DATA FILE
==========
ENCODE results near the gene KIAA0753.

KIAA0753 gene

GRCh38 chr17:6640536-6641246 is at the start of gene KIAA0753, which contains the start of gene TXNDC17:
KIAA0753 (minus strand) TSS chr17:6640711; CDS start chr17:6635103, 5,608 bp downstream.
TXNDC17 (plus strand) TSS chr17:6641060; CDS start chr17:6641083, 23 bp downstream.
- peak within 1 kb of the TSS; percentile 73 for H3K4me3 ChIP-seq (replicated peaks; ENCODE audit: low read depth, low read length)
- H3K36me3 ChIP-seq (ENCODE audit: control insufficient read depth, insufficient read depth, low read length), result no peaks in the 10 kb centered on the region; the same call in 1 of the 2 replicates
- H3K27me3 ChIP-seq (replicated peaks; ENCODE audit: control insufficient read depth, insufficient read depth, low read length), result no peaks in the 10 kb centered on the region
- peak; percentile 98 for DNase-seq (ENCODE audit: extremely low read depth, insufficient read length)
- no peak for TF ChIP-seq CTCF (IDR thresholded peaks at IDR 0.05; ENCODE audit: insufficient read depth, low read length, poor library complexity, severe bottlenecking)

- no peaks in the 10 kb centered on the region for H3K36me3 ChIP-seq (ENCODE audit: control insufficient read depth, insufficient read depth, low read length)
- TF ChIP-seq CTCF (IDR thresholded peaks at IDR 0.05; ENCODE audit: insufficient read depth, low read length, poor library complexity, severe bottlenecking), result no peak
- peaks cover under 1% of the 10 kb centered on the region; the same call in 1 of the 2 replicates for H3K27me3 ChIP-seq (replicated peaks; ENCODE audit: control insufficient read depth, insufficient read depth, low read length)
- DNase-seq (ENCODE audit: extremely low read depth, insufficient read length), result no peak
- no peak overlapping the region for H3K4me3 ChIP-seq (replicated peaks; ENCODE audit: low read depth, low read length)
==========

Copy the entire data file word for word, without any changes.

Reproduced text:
ENCODE results near the gene KIAA0753.

KIAA0753 gene

GRCh38 chr17:6640536-6641246 is at the start of gene KIAA0753, which contains the start of gene TXNDC17:
KIAA0753 (minus strand) TSS chr17:6640711; CDS start chr17:6635103, 5,608 bp downstream.
TXNDC17 (plus strand) TSS chr17:6641060; CDS start chr17:6641083, 23 bp downstream.
- peak within 1 kb of the TSS; percentile 73 for H3K4me3 ChIP-seq (replicated peaks; ENCODE audit: low read depth, low read length)
- H3K36me3 ChIP-seq (ENCODE audit: control insufficient read depth, insufficient read depth, low read length), result no peaks in the 10 kb centered on the region; the same call in 1 of the 2 replicates
- H3K27me3 ChIP-seq (replicated peaks; ENCODE audit: control insufficient read depth, insufficient read depth, low read length), result no peaks in the 10 kb centered on the region
- peak; percentile 98 for DNase-seq (ENCODE audit: extremely low read depth, insufficient read length)
- no peak for TF ChIP-seq CTCF (IDR thresholded peaks at IDR 0.05; ENCODE audit: insufficient read depth, low read length, poor library complexity, severe bottlenecking)

- no peaks in the 10 kb centered on the region for H3K36me3 ChIP-seq (ENCODE audit: control insufficient read depth, insufficient read depth, low read length)
- TF ChIP-seq CTCF (IDR thresholded peaks at IDR 0.05; ENCODE audit: insufficient read depth, low read length, poor library complexity, severe bottlenecking), result no peak
- peaks cover under 1% of the 10 kb centered on the region; the same call in 1 of the 2 replicates for H3K27me3 ChIP-seq (replicated peaks; ENCODE audit: control insufficient read depth, insufficient read depth, low read length)
- DNase-seq (ENCODE audit: extremely low read depth, insufficient read length), result no peak
- no peak overlapping the region for H3K4me3 ChIP-seq (replicated peaks; ENCODE audit: low read depth, low read length)